Saturday, December 22, 2007

Here's Tae Us!

Squeaky adds her own take to the net.human.connectedness meme that's been floating about since Carteach0 caught a prime example, using a dead modem for bait.

It really is true: we gather in small, like-minded groups with niftily Heisenbergian boundries. Follow your friends' links far enough and doors you never even knew were there will open up -- and you've still got your own familiar place and pals as a touchstone. Isn't that pretty much how humans are wired up anyway? The 'net simply makes establishing that group of connections easier and faster and enables the margins to reach ever farther. Gee, who'd'a thunk: when we built a communications network, we modeled our own social networks so well they started mapping right over to it.

I date back to (commercial-access) Usenet, even FidoNet (even used a PLATO terminal a time or two as a child) and they worked in a similar way; cruder, louder, less personal, but still on the same basic model.

Awhile back, I was riffin' on a Cyril Kornbluth short story, "Ms. Found In A Chinese Fortune Cookie," in which he hints at some wonderful and powerful secret in the way our minds work that could be of benefit to all, a secret known to a select few and one that lands the narrator in no end of trouble (it's a yarn worth reading, so I shan't spoil it). The late Mr. Kornbluth was bluffing but we might just be onto something as powerful, though safer to know.


BobG said...

Kornbluth was always one of my favorites; I especially liked The Silly Season.

Carteach said...

Hmm.... good points.

My naturally pessimistic self, after giving this more thought, says we better find more channels to continue this development of human nature. The Goobermint might just find a way to screw this here internet thing up if they get a chance to.

I mean, they tax and regulate everything else humans do thats worth doing... why not this?

Damn, I'm in a dark mood tonight...

Roberta X said...

You are indeed in such a mood and you are correct. While the 'net interpret censorship as damage and routes around it, initiatives like TIA (it's back -- never really went away) result in government entities having sufficient horsepower to squish it pretty seriously and make the ID and huntin' down of whoever's targeted even easier.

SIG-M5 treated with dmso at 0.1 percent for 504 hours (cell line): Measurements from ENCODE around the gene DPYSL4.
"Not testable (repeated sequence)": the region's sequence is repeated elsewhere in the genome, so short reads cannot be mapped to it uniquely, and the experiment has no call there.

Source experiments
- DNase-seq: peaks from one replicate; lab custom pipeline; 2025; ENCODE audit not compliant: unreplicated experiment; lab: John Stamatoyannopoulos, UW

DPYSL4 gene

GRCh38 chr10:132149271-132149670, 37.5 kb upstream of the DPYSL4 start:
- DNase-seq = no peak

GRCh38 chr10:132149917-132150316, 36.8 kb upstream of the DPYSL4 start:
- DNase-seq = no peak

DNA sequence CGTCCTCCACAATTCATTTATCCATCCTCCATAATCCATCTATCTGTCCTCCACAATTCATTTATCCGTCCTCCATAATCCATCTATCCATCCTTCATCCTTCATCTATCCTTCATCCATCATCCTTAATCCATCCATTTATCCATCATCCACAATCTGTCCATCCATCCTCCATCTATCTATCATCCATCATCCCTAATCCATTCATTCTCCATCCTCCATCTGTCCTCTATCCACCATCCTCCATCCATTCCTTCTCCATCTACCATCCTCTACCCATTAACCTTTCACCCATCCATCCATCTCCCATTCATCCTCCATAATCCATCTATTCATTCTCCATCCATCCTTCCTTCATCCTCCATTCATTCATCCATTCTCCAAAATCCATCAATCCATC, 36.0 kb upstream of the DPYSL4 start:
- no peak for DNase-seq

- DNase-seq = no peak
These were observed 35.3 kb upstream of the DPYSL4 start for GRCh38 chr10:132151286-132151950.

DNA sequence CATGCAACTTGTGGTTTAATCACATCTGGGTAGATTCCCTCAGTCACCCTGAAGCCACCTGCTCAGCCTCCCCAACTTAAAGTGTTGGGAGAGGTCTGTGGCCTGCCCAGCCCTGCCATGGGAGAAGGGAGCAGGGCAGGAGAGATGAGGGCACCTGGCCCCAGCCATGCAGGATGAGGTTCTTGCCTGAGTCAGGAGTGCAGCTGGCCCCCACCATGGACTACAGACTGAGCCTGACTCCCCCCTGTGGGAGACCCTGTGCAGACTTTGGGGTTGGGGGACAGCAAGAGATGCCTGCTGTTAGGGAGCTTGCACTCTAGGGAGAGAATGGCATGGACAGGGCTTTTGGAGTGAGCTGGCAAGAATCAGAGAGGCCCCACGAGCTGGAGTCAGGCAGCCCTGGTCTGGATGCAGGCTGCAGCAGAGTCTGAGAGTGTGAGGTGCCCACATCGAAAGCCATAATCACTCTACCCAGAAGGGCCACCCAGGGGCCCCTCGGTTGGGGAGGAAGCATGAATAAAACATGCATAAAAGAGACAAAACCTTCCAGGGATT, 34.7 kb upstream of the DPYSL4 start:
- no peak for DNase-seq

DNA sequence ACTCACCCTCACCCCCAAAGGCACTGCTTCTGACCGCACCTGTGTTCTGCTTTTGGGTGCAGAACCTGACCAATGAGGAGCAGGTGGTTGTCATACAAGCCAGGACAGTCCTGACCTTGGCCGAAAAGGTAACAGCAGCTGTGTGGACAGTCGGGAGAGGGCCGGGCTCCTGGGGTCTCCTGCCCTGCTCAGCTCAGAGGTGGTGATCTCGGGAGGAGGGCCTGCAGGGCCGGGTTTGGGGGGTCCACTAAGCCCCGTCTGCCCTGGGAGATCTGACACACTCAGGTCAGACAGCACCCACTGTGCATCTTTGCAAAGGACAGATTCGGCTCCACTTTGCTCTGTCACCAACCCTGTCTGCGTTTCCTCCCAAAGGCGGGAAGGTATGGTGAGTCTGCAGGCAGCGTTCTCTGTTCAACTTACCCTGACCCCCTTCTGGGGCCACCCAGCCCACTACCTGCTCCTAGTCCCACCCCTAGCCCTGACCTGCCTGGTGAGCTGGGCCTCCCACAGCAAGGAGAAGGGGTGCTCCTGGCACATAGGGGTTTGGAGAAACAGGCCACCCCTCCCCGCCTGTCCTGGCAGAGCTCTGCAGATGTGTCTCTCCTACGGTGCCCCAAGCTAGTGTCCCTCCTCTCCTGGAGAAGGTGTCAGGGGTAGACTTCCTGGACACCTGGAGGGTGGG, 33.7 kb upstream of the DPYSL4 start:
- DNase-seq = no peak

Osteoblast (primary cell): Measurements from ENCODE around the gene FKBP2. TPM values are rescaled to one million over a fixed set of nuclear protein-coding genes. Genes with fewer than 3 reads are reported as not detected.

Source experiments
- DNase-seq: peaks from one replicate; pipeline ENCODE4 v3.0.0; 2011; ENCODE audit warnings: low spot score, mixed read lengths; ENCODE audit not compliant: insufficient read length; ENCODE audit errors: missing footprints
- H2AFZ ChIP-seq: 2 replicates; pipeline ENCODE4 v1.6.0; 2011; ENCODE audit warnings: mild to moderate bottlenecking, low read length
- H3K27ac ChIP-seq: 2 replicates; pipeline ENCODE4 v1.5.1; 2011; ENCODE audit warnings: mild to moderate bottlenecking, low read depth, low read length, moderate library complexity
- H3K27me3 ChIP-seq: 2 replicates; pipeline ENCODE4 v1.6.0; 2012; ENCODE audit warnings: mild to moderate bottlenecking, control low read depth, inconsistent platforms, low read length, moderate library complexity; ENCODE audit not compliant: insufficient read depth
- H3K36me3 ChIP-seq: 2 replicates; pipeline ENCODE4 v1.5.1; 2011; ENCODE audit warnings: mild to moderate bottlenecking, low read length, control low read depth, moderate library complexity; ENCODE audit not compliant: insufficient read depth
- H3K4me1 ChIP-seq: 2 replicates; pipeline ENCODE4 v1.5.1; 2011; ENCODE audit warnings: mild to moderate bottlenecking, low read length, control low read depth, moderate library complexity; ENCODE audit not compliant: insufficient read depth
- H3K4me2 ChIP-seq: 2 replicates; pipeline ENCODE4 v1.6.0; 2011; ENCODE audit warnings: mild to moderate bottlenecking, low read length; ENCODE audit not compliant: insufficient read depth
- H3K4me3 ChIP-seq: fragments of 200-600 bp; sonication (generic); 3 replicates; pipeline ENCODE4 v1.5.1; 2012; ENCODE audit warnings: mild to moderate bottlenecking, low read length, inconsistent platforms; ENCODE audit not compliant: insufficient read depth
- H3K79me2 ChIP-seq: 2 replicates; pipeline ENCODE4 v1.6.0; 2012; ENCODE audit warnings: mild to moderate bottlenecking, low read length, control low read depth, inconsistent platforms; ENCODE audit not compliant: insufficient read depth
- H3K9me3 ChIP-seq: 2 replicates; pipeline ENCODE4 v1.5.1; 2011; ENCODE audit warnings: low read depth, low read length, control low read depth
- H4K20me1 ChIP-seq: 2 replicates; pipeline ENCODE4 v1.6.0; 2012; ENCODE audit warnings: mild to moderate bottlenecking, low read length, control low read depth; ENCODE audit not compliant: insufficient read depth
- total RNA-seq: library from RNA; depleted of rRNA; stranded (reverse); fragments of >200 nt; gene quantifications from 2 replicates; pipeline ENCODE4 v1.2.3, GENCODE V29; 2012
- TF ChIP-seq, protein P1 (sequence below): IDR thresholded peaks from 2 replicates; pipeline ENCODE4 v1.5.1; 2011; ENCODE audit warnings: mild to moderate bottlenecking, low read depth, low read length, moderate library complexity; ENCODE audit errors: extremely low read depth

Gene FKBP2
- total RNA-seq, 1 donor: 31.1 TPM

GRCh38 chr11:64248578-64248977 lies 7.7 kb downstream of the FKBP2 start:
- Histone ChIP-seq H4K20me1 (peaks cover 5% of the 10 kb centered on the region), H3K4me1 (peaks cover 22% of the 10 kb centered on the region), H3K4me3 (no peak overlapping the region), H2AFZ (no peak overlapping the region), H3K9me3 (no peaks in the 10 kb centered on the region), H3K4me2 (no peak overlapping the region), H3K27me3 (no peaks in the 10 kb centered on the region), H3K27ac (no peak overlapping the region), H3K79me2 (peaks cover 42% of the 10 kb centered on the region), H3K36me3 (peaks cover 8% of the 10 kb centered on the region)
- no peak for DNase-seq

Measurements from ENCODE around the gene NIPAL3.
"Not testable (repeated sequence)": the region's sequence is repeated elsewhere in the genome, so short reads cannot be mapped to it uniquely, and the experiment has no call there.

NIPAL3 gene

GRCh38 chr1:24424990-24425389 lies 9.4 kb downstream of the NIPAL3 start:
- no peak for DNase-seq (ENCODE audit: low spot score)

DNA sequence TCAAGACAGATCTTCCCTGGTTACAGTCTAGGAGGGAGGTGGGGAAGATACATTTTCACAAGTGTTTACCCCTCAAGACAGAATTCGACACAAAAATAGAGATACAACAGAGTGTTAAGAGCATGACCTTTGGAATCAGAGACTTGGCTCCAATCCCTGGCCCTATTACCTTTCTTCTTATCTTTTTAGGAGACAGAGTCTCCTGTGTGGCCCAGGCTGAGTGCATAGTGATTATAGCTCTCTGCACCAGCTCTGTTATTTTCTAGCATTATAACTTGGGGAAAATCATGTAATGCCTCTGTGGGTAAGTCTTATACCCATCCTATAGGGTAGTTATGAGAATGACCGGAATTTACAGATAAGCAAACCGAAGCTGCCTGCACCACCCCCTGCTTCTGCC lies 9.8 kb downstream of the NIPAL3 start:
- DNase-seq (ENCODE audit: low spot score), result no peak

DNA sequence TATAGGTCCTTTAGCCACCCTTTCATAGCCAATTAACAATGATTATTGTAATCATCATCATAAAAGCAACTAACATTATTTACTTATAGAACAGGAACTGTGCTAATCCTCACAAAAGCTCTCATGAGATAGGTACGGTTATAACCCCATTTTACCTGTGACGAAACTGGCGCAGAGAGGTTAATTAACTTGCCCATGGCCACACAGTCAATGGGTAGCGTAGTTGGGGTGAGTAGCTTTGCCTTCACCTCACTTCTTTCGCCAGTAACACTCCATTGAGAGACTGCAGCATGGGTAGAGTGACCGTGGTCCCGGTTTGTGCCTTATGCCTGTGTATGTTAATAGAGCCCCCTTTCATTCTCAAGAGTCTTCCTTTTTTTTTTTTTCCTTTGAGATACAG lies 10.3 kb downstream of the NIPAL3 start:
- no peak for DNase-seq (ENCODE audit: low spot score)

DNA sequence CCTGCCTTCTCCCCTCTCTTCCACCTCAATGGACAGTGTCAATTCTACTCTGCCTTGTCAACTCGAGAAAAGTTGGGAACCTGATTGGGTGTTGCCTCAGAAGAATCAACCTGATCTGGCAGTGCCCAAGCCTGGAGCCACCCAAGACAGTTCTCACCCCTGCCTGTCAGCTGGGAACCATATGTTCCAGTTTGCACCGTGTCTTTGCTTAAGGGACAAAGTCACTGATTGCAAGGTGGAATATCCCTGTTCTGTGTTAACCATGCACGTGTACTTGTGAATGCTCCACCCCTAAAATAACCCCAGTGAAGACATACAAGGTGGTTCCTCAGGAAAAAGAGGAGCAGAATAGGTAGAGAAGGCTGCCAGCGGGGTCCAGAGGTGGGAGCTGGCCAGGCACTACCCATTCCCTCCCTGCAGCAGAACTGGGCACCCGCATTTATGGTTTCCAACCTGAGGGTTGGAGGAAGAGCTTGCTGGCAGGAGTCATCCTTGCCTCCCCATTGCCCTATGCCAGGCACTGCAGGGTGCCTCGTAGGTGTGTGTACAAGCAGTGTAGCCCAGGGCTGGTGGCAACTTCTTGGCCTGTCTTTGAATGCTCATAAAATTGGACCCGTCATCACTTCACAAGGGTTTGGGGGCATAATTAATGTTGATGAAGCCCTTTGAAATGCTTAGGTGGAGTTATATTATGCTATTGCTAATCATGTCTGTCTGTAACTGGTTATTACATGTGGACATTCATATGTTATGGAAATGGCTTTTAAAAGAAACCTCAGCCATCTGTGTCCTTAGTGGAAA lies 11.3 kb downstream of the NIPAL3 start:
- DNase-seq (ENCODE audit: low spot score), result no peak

It's near-impossible to shut down entirely. TCP/IP is crazy-stupid persistent. Still, that's one reason I have a ham ticket and try to keep my mad Morse skills from atrophying. Full-maunual radio's got some serious problems of its own (ask WW II espionage buffs about the Green Suitcase Of Death) but it's got some advantages.

...This ties sideways into comments T passed to me about my light-bulb rant; the Feds have been in our toilet tanks for a Real Long Time already, not to mention our car engines and so on. She's right but maybe this time the Federal frog-boilers have raised the temp a bit too quickly on too many people.

Sometims I think there are elements in the Feds that are hoping to find a tipping point. Be a hell of a bet to make and lose. But stupidity remains way more probable than evil.

Carteach said...

I hold a technician class license, for much the same reasons. I never went higher, as morse was my downfall. I have some pretty harsh language learning issues. (IE: I'm an idiot, but there are no meds for that).

I appreciate and echo your rebel geekiness.

Will the Inet survive, thrive, and evolve? I place my faith strongly on the side of human stupidity.
I think Da Feds have too many human speed bumps on their team to do too much damage too quickly. Now society is evolving much too fast for them to deal with.

Heinlein, Asimov, or Anderson could have handled keeping ahead, but not the people who gave us the TSA.

Unless the stupidity is just a cover....... Naww, couldn't be.

Roberta X said...

...You can well imagine what my idiosyncratic spelling does to Morse; the standard CW shorthand is my best bet! (73 OM es tnx fer fb chat, as we say...)

Which leadeth back to Kornbluth. As a former newspaperman, he used the (modified) Philips abbreviations that'd been ported over to teletype work in several of his stories. Small world!

LBJ said...

I always liked his story -The Marching Morons" in which he predicts a future where Earth is inhabited by only the stupid.

There are days. . .

phlegmfatale said...

Sounds like a great story. I lurves me all the sexy people on my blogroll. Unlike the people I land in a job next to, or the others in line at the market, something in the blog of every person on my blogroll resonates to the key of my soul. I said it in Tam's comments, too, but this is the ultimate realization of community, and of technology, in my opinion. We have arrived.